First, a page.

Countdown to the Supreme Court Hearing

The eight weeks deadline for the Supreme Court appointed joint committee on endosulfan ended on July 13. The hearing of the case is scheduled for July 15.

The apex court had on May 13 ordered an interim ban on the use, manufacture and sale of the pesticide across the country, till further orders.

The three judge bench appointed a joint committee headed by the Director general ICMR and the Agriculture Commissioner to study the harmful effects of the pesticide. It is on the basis of this joint committee report that the supreme court will decide whether to lift the ban or to impose a permanent ban on the pesticide.

In the past 8 weeks, there have been mixed indications coming from the joint committee. They have met a couple of times. Individually they have visited Kasaragod (icmr) and held a meeting of state agriculture officers (agriculture commissioner). The reference point for ICMR was the study done by the Department of Community Medicine Calicut Medical College. Though the Director General ICMR, VM Katoch has been tight lipped about the visit, sources reveal that the ICMR though impressed with the study done by the college, despite the constraints under which the study was done. ICMR, after their visit in May, had asked for some more details, which the department had offered to furnish. The ICMR has most likely prepared their part of the interim report with a re analysis of data. 

The agriculture commissioner's office on the other hand turned out to be a shocker, 20 out of 21 states called in favor of the pesticide. They reasoned that they had not come across any adverse impacts of endosulfan in their state. Even Karnataka and Madhya Pradesh spoke in favor of the pesticide. This input from the agriculture commissioner's office into the joint committee report could play the spoiler.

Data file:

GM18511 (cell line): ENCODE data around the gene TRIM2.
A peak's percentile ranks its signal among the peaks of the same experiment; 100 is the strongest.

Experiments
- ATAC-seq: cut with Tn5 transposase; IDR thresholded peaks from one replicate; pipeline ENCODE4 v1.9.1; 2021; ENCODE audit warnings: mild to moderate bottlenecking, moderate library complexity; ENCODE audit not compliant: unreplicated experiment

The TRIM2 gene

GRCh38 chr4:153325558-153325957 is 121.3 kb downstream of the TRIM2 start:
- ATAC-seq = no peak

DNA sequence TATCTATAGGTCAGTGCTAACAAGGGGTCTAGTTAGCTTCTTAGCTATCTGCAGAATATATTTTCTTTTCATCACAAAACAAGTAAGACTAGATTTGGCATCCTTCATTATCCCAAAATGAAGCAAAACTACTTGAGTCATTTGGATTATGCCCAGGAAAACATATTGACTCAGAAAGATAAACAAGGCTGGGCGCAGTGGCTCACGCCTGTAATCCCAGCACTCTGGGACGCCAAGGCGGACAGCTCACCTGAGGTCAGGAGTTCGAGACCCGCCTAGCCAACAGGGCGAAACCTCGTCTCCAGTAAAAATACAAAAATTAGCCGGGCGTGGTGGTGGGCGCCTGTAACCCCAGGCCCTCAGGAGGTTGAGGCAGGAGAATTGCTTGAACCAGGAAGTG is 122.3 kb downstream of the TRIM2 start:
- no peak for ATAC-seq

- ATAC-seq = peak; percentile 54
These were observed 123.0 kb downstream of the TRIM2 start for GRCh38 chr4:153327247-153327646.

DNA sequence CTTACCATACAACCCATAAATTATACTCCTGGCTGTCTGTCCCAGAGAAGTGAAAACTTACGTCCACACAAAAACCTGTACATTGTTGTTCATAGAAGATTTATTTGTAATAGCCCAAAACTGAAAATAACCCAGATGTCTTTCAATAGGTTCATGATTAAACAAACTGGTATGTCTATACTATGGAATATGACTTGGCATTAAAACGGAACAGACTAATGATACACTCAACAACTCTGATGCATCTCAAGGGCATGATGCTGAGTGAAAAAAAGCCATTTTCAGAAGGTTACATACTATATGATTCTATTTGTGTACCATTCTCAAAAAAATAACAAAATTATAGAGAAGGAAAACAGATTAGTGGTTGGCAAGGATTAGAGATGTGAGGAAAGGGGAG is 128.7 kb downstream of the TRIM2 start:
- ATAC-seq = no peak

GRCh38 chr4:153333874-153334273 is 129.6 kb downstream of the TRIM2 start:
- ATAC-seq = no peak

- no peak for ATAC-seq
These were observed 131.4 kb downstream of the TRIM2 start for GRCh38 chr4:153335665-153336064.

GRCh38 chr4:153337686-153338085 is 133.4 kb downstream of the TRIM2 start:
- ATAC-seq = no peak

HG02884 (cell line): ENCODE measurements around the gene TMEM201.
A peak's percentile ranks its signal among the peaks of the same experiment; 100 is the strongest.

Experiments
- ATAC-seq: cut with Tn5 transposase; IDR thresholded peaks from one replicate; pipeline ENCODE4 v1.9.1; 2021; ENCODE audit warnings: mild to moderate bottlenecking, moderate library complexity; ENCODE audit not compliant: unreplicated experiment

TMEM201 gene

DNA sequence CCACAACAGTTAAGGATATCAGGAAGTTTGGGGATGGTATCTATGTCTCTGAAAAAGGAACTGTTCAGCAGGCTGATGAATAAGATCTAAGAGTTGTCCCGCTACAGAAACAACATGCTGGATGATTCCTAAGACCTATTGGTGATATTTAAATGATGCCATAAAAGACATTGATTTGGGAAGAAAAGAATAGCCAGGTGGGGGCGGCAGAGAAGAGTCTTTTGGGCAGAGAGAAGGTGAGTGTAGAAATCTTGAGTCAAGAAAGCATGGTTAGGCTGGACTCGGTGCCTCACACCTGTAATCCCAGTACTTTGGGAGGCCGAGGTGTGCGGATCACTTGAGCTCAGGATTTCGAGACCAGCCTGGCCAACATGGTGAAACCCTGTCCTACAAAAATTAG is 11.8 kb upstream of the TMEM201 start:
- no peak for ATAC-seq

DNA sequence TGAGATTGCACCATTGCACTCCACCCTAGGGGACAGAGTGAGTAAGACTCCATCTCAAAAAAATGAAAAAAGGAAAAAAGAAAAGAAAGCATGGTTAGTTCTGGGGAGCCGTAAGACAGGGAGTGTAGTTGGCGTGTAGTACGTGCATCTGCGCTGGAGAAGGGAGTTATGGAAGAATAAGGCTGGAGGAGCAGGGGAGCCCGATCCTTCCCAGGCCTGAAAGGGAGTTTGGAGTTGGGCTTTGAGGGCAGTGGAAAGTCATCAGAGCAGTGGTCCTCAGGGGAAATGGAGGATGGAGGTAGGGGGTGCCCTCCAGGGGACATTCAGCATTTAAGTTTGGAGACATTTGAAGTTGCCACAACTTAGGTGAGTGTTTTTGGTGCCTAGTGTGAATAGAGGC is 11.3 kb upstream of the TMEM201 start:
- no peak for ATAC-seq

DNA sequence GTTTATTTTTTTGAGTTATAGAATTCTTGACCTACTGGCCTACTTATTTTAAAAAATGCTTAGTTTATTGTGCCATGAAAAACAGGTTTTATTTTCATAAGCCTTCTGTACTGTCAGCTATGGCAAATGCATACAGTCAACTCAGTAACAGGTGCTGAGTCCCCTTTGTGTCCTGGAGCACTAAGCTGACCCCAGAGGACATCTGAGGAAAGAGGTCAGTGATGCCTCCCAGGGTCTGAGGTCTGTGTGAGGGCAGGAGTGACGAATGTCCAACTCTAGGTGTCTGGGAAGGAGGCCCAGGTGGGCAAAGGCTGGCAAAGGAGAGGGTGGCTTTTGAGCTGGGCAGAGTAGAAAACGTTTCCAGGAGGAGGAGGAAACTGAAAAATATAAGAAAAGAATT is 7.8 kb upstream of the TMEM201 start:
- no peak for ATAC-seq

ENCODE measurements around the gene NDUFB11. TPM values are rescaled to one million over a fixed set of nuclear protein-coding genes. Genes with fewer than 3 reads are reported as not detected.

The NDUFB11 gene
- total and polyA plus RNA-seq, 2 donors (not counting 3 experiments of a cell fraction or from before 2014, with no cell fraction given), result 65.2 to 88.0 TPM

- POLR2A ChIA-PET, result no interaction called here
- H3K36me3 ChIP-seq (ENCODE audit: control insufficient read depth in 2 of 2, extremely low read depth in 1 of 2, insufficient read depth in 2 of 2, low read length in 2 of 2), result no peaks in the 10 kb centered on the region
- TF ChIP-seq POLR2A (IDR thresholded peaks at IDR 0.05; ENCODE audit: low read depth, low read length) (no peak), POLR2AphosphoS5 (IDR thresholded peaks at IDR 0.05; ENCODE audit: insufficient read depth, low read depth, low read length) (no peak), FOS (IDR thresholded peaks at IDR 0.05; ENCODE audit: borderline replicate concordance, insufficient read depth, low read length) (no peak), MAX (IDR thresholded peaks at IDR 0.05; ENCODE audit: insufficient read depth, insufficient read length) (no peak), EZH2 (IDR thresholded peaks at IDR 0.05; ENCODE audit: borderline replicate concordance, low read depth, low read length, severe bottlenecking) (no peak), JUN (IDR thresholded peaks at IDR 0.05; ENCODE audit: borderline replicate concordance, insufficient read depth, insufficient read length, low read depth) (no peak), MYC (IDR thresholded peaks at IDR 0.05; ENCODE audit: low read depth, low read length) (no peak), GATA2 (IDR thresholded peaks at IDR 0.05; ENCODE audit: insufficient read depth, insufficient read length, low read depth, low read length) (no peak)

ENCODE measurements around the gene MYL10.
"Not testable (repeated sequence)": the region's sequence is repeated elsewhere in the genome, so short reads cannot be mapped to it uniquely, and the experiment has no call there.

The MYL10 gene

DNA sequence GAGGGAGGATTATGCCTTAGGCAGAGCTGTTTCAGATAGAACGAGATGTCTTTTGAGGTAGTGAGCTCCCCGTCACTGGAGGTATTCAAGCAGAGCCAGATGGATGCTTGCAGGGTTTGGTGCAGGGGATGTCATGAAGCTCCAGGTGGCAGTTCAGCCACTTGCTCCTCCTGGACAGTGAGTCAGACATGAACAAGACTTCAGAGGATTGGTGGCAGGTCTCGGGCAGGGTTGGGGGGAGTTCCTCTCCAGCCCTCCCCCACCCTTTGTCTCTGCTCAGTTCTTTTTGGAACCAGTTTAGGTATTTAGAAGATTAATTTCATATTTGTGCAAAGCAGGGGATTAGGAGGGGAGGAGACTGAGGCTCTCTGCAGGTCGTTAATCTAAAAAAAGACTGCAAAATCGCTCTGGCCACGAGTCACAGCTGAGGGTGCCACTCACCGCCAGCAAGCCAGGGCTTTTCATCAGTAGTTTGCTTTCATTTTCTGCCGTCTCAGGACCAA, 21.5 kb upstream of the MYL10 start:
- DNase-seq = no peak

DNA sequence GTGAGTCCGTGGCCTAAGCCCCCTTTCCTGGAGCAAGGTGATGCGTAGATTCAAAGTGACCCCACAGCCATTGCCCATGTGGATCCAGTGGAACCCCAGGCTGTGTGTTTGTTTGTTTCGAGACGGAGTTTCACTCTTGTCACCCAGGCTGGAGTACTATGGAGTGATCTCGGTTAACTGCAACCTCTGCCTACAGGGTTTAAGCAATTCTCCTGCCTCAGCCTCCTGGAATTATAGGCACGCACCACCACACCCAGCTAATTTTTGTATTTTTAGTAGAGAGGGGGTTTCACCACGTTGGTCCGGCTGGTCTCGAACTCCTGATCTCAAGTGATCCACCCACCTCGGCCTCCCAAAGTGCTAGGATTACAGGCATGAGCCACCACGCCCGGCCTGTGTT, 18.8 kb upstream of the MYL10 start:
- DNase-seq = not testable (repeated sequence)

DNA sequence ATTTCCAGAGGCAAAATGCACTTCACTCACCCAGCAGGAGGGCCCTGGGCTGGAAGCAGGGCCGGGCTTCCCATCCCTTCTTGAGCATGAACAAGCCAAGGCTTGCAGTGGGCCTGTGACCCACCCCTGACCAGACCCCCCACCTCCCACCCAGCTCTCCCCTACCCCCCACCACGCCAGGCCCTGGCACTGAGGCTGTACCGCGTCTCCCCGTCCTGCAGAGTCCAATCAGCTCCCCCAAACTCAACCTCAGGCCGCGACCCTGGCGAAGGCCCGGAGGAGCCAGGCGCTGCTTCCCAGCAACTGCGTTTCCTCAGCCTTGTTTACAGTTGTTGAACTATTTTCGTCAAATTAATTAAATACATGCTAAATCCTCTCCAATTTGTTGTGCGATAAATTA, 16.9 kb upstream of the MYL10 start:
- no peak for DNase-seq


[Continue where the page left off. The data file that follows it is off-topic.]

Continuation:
Though the members of the joint committee are tight lipped about the interim report, the approach of the ICMR seems positive. One member on the condition of anonymity said that if 'ICMR doesn't talk about health who else will'. What the joint committee recommends will be known only after July 15, in the meantime the Pesticides Manufacturers & Formulators Association of India (PMFAI) have filed an affidavit in reply in the court.

Apart from other things the association has raised questions on the credibility of the petitioner, TV Rajesh of CPI (M) who filed the petition of behalf of the Democratic Youth Federation of India (DYFI), calling it politically motivated. They have also raised questions on the NIOH report in the affidavit, stating that it 'suffered from serious design flaws, selective and inadequate presentation of data and selective suppression of facts'. They have raised questions on the Calicut Medical College report as well. A source revealed that the ICMR would stand in favour of the NIOH report as it would not backtrack on its own study. While the NIOH study has been in focus for a long time courtesy the endosulfan lobby, no questions have been raised on the CD Mayee and OP Dubey report. The chairman of the Indian Chemical Council had written to the ministry of health demanding the withdrawal of the NIOH report in December last year, after which they got a hearing scheduled with the ICMR.   

The association, has cited iodine deficiency, genetic inbreeding and radiation as possible sources of the health problems for the people of Kasaragod instead of endosulfan. It is however interesting that the ICMR, while analyzing the Calicut study had ruled out congenital anomalies in the affected area. The investigators of the Calicut Medical College cleared that in both the study area and control area, consanguinity was not common. Mohammed Asheel, assistant nodal officer of the Kerala endosulfan rehabilitation project said that both the explanation of iodine deficiency and radiation were irresponsible statements by the association and it was unscientific and ridiculous to blame the health conditions of the people there on either iodine deficiency or radiation.